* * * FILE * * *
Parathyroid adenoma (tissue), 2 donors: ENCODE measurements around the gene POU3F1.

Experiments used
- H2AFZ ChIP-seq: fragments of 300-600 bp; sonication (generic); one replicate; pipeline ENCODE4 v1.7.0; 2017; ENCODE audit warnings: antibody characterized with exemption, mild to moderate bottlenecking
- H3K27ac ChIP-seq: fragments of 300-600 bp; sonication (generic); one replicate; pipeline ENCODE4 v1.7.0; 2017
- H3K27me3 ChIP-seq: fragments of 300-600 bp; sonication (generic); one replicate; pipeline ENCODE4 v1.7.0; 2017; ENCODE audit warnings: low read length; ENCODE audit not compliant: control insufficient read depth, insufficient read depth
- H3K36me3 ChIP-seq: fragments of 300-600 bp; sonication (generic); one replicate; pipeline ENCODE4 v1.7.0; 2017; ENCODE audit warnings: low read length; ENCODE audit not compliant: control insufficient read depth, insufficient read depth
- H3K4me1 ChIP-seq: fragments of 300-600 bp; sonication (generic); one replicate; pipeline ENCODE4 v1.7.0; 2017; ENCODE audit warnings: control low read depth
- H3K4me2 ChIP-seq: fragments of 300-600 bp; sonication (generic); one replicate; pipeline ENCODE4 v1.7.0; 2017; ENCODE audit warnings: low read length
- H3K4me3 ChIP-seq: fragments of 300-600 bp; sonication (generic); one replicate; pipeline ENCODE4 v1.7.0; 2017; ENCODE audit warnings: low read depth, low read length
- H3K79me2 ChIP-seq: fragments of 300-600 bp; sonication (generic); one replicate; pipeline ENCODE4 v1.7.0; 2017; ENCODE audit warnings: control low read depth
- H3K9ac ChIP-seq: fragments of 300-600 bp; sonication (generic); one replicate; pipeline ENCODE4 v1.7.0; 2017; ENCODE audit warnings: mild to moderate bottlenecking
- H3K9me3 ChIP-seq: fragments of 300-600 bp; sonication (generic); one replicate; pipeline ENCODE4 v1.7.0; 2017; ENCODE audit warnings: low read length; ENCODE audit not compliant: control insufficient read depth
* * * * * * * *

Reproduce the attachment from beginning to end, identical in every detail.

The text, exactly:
Parathyroid adenoma (tissue), 2 donors: ENCODE measurements around the gene POU3F1.

Experiments used
- H2AFZ ChIP-seq: fragments of 300-600 bp; sonication (generic); one replicate; pipeline ENCODE4 v1.7.0; 2017; ENCODE audit warnings: antibody characterized with exemption, mild to moderate bottlenecking
- H3K27ac ChIP-seq: fragments of 300-600 bp; sonication (generic); one replicate; pipeline ENCODE4 v1.7.0; 2017
- H3K27me3 ChIP-seq: fragments of 300-600 bp; sonication (generic); one replicate; pipeline ENCODE4 v1.7.0; 2017; ENCODE audit warnings: low read length; ENCODE audit not compliant: control insufficient read depth, insufficient read depth
- H3K36me3 ChIP-seq: fragments of 300-600 bp; sonication (generic); one replicate; pipeline ENCODE4 v1.7.0; 2017; ENCODE audit warnings: low read length; ENCODE audit not compliant: control insufficient read depth, insufficient read depth
- H3K4me1 ChIP-seq: fragments of 300-600 bp; sonication (generic); one replicate; pipeline ENCODE4 v1.7.0; 2017; ENCODE audit warnings: control low read depth
- H3K4me2 ChIP-seq: fragments of 300-600 bp; sonication (generic); one replicate; pipeline ENCODE4 v1.7.0; 2017; ENCODE audit warnings: low read length
- H3K4me3 ChIP-seq: fragments of 300-600 bp; sonication (generic); one replicate; pipeline ENCODE4 v1.7.0; 2017; ENCODE audit warnings: low read depth, low read length
- H3K79me2 ChIP-seq: fragments of 300-600 bp; sonication (generic); one replicate; pipeline ENCODE4 v1.7.0; 2017; ENCODE audit warnings: control low read depth
- H3K9ac ChIP-seq: fragments of 300-600 bp; sonication (generic); one replicate; pipeline ENCODE4 v1.7.0; 2017; ENCODE audit warnings: mild to moderate bottlenecking
- H3K9me3 ChIP-seq: fragments of 300-600 bp; sonication (generic); one replicate; pipeline ENCODE4 v1.7.0; 2017; ENCODE audit warnings: low read length; ENCODE audit not compliant: control insufficient read depth